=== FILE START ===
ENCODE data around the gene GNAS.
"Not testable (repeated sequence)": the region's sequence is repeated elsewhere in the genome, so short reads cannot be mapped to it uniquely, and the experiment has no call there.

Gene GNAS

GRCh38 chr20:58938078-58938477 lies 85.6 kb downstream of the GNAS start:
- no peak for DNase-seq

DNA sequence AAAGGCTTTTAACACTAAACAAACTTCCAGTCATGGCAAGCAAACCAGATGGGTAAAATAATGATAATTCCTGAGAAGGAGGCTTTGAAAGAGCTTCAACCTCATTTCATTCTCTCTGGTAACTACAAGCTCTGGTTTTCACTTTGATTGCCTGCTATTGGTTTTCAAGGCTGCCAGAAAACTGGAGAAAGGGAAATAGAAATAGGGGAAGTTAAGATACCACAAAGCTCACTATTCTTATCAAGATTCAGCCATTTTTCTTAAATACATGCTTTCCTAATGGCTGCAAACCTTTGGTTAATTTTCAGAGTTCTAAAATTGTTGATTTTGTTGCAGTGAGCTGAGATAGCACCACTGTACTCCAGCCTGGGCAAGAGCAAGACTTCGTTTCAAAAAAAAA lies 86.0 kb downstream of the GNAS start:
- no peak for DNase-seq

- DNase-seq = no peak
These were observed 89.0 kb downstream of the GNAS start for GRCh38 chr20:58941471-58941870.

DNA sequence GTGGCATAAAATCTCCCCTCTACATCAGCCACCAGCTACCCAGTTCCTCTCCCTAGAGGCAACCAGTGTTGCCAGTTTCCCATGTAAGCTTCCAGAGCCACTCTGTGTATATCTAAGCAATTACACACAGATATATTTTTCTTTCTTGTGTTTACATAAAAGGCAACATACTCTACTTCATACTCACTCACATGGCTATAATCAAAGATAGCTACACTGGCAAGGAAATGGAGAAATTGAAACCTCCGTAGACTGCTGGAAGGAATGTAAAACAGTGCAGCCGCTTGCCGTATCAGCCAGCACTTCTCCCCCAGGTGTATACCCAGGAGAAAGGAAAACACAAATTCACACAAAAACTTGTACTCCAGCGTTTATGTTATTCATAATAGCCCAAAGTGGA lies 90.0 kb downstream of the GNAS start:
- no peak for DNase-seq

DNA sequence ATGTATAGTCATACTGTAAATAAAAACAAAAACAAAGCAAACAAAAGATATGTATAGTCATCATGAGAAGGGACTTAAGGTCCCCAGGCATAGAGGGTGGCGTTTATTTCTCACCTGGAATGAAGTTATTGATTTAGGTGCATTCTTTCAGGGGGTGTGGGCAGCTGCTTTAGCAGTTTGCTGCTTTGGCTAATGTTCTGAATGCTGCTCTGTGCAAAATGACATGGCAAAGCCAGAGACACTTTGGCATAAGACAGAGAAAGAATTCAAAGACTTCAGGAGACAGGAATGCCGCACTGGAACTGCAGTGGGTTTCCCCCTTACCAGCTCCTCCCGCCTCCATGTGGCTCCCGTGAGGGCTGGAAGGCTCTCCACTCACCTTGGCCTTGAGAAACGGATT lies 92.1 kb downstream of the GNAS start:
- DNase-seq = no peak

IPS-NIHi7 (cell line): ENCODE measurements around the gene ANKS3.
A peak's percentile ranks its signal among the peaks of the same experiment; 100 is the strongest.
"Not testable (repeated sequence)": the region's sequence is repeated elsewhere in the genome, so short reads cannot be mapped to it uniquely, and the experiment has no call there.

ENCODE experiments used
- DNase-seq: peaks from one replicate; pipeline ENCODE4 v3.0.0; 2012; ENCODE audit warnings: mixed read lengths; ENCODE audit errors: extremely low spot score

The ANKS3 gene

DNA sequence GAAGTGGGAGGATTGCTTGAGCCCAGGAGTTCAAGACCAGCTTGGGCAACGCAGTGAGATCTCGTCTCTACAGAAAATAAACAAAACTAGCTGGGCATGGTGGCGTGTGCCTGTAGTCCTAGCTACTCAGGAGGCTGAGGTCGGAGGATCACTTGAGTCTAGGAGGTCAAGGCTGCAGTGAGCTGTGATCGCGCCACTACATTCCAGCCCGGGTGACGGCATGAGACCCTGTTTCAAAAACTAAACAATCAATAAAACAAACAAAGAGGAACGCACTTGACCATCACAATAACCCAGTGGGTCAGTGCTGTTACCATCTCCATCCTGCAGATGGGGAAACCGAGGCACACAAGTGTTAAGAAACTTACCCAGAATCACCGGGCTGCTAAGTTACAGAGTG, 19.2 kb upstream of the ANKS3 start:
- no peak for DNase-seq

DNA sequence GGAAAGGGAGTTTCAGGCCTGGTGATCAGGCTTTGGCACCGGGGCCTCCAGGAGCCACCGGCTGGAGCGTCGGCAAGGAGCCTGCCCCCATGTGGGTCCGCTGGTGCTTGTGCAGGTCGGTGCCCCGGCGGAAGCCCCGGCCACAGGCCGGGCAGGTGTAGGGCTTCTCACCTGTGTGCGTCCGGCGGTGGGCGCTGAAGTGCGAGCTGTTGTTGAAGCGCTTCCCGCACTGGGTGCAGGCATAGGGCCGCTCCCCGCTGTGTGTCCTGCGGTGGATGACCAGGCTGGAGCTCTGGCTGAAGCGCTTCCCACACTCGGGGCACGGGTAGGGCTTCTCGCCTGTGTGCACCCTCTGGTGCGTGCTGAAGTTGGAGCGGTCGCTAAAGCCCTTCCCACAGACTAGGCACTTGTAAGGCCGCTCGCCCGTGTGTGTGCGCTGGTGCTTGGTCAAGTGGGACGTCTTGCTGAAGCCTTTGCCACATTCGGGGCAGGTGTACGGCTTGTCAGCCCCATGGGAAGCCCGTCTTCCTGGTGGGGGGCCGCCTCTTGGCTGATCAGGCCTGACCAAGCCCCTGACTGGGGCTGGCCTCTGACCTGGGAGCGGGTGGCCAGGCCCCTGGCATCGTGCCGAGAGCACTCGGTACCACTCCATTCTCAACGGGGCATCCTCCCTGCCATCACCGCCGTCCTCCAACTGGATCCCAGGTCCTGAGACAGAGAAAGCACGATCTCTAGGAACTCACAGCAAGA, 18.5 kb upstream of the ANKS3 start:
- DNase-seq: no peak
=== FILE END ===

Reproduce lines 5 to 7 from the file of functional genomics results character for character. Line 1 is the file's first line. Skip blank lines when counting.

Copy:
- no peak for DNase-seq

DNA sequence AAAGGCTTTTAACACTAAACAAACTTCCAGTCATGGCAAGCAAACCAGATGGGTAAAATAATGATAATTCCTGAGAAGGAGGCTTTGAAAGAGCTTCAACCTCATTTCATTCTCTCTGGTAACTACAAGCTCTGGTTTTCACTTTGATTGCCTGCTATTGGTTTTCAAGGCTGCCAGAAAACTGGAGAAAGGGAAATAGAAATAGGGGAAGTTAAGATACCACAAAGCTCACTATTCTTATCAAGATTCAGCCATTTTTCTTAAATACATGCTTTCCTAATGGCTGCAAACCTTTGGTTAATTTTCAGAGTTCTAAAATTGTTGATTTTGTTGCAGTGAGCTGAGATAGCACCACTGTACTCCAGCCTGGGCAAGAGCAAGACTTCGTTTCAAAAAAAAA lies 86.0 kb downstream of the GNAS start:
- no peak for DNase-seq